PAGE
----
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President Serzh Sarkisian has pointedly declined to deny one of his ministers’ claims that he would like to found a second house of Armenia’s parliament where representatives of the worldwide Armenian Diaspora would be able to hold seats.


Diaspora Affairs Minister Hranush Hakobian made the announcement at a meeting with Americans of Armenian descent in California. She reportedly said Sarkisian believes that “certain changes within the governing structure of Armenia are needed to allow Diaspora Armenians to be part of Armenia’s government.”

The Los Angeles-based Armenian daily “Asbarez” quoted her saying Monday that this would take the form of constitutional amendments leading to the establishment of an upper chamber of parliament. Hakobian did not clarify just how its Diaspora members would be elected and whether they would have to be Armenian citizens.

Sarkisian’s press secretary, Armen Arzumanian, did not deny this, saying that the president asked prominent Diaspora Armenians to propose ways of boosting Armenia-Diaspora ties at a meeting in Yerevan last May. “This is one of the possible proposals that deserves consideration along with many others,” Arzumanian told RFE/RL’s Armenian service in a written statement sent later on Monday.

Arzumanian did not specify who is the author of that proposal. He stressed instead that Armenia’s constitution can be amended only under “a complex and long procedure.” “Naturally, there would have to be public discussions and detailed professional studies for making such a decision,” added the presidential spokesman.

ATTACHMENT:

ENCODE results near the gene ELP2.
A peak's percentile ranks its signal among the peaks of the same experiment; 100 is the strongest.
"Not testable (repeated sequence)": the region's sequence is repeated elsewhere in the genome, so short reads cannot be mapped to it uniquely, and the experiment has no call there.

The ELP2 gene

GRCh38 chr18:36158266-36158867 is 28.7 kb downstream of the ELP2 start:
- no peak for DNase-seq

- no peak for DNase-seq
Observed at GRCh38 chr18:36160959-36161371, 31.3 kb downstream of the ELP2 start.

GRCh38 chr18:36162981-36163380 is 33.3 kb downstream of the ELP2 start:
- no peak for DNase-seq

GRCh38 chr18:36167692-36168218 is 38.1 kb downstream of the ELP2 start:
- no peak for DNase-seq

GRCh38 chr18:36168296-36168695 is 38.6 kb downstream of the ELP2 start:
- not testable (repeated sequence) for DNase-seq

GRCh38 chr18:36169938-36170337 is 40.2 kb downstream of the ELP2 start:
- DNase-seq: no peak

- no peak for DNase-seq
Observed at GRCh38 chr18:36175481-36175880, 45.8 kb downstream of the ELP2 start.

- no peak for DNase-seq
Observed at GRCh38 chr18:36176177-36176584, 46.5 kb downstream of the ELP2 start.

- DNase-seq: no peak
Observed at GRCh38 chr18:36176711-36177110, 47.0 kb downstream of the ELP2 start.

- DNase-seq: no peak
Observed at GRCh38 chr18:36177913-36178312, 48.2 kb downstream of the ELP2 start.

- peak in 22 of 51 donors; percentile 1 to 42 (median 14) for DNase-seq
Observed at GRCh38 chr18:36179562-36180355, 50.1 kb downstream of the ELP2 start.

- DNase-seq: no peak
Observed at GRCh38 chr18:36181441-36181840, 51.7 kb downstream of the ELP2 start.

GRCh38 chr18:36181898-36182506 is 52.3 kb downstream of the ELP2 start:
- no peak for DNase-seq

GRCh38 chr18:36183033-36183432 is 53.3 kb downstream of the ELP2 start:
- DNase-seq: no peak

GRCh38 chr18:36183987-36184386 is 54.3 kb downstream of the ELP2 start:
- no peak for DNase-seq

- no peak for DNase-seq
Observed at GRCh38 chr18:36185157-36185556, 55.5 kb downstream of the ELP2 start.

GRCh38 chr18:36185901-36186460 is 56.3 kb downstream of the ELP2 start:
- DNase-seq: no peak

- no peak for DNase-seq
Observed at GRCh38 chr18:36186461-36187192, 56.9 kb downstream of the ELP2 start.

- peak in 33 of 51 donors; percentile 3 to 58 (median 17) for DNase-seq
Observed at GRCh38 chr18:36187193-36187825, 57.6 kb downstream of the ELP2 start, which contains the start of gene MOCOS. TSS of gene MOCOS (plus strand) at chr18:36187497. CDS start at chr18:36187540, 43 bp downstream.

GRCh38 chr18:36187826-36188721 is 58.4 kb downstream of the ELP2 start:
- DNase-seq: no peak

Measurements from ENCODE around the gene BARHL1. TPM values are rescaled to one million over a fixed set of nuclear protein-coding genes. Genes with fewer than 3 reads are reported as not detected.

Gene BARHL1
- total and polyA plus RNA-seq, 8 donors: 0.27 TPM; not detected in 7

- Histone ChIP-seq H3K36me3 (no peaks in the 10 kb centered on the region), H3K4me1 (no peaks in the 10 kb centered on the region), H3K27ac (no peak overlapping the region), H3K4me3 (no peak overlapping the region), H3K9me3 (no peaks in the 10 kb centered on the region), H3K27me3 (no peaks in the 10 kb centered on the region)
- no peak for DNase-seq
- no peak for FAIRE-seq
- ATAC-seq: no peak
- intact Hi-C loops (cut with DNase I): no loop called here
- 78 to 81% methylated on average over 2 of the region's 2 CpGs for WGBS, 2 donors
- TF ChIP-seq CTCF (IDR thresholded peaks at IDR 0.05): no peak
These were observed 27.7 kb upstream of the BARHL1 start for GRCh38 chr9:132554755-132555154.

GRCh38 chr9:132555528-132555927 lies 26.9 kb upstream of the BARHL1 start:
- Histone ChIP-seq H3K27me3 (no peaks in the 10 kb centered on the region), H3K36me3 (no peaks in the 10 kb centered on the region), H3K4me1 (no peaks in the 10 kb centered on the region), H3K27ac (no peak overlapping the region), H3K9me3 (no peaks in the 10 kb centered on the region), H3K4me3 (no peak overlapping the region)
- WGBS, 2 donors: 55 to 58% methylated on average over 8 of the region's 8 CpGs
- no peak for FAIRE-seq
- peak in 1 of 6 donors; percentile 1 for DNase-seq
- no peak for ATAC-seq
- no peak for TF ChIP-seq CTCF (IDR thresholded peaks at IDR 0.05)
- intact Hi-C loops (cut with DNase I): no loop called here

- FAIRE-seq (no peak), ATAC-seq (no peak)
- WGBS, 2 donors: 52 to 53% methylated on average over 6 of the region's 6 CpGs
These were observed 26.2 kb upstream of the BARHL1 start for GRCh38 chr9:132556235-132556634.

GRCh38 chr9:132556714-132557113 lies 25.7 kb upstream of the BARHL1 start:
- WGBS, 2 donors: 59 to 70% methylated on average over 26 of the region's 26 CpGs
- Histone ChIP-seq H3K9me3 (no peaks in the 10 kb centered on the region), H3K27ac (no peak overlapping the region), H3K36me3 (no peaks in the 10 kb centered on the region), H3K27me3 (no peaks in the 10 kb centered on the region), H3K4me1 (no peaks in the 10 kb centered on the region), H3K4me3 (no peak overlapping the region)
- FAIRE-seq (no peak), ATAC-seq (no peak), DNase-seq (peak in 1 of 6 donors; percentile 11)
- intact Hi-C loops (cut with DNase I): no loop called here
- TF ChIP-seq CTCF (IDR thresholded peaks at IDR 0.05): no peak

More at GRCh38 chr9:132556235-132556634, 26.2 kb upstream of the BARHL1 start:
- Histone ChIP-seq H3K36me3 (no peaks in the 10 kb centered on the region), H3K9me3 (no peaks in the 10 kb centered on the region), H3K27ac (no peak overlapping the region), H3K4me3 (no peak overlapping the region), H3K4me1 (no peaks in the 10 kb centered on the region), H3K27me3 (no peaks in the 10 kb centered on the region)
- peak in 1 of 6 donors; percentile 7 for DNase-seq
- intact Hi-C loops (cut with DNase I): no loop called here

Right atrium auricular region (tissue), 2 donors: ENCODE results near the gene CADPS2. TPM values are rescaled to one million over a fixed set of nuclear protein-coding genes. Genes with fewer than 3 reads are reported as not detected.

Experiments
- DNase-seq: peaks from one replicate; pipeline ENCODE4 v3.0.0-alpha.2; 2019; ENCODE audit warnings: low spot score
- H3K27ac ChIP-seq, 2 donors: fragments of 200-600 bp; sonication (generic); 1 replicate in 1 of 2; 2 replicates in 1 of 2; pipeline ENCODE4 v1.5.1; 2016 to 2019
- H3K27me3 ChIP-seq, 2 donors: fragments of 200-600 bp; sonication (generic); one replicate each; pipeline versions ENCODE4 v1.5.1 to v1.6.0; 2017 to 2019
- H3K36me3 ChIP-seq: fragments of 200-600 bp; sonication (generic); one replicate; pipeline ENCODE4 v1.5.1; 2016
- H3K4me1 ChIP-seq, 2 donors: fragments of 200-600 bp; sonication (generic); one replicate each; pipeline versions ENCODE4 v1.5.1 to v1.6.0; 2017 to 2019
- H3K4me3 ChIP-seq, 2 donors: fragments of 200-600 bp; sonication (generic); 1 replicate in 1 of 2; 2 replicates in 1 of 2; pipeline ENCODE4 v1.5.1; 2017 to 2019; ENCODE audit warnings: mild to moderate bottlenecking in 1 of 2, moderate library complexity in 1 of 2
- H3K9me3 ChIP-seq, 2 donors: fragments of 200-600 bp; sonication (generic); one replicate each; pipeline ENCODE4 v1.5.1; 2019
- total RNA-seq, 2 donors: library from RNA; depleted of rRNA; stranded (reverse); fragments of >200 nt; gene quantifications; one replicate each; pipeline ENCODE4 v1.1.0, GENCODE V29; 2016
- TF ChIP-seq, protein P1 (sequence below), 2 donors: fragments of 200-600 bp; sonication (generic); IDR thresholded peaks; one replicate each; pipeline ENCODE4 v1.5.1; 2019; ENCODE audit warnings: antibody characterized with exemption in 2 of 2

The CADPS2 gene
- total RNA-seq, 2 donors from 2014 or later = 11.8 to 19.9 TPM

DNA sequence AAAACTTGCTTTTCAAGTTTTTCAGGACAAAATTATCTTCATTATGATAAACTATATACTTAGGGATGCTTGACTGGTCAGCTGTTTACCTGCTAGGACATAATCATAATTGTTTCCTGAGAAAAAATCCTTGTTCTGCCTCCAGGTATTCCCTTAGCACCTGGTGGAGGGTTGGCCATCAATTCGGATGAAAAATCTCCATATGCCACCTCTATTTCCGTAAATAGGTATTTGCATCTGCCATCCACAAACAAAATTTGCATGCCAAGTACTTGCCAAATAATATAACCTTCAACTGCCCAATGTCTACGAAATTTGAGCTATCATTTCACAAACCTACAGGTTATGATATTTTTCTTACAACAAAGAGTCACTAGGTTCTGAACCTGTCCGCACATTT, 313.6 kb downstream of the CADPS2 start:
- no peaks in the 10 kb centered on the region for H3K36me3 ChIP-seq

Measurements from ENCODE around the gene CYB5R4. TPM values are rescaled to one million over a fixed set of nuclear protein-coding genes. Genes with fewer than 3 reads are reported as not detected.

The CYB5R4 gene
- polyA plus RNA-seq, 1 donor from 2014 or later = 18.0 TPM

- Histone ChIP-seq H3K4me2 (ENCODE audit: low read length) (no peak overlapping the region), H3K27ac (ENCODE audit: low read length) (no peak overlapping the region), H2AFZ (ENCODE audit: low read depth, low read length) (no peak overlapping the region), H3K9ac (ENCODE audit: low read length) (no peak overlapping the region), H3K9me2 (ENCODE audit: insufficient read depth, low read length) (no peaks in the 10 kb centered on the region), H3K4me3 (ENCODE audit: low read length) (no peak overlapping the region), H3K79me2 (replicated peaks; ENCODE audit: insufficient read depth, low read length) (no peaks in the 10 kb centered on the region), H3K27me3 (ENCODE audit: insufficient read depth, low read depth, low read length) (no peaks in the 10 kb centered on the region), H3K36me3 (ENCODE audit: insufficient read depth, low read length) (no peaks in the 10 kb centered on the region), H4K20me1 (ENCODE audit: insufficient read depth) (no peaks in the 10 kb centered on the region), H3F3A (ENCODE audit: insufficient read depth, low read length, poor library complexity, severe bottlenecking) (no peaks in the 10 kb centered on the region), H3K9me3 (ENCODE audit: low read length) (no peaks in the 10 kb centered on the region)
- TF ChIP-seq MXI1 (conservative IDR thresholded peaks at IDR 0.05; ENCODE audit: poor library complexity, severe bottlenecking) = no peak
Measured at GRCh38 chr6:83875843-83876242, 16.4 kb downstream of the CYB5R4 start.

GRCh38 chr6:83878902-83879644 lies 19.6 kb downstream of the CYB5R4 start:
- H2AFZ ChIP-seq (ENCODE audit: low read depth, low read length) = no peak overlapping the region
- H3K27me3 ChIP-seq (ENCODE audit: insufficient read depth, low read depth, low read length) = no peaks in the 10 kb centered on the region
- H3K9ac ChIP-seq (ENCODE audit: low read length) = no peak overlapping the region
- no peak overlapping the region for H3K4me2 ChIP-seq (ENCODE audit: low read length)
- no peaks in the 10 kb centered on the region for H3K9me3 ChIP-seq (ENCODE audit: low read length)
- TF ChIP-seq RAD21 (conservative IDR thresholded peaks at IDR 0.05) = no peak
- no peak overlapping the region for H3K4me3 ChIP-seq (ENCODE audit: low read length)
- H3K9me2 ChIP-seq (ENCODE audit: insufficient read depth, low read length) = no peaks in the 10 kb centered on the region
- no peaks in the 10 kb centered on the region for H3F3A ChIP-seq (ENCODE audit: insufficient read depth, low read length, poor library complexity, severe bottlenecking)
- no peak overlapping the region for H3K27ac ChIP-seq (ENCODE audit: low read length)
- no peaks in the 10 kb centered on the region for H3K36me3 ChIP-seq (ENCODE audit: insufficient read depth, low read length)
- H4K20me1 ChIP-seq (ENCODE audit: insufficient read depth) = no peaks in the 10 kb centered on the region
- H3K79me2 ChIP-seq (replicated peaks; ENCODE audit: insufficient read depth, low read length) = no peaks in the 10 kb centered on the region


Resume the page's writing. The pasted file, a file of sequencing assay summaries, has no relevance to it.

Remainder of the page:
“It’s a proposal that deserves attention,” Eduard Sharmazanov, the spokesman for Sarkisian’s Republican Party, told RFE/RL’s Armenian service on Tuesday. “It once again reaffirms the fact that President Sarkisian is the leader of not only the Republic of Armenia but also all Armenians. He is doing everything to ensure that Armenia-Diaspora ties are at a high level.”

“We support the idea,” said Artyusha Shahbazian, a senior member of the Armenian Revolutionary Federation (Dashnaktsutyun), an opposition party that has branches in all major Diaspora communities abroad.

“But if it is not put into practice correctly, it could deal a heavy blow to the Diaspora and split it further,” cautioned Shahbazian.

By contrast, top representatives of the main opposition Armenian National Congress (HAK) rejected the idea out of hand. Vladimir Karapetian, the HAK’s foreign policy spokesman, dismissed it as a “ludicrous” bid to woo the Diaspora. He said there are other, more feasible ways of boosting the country’s ties with millions of ethnic Armenians scattered around the world.

“It’s an empty and unrealistic promise that doesn’t make sense,” Aram Manukian, another senior HAK member, told RFE/RL’s Armenian service on Tuesday. “It’s federal states, confederations and multi-ethnic countries that have bicameral parliaments. We don’t fall into any of those categories.”

“Besides, would be illogical for citizens of other countries to become members of our parliament,” said Manukian.

The Armenian constitution can only be amended through referendums. Changes in its text must be backed by at least one third of Armenia’s 2.4 million eligible voters.

The Armenian authorities already pushed through a long list of constitutional amendments in a 2005 referendum marred by opposition and media allegations of vote rigging. One of those amendments lifted a constitutional ban on dual citizenship. It was meant to strengthen Diaspora Armenians’ links with the country of their ancestors.

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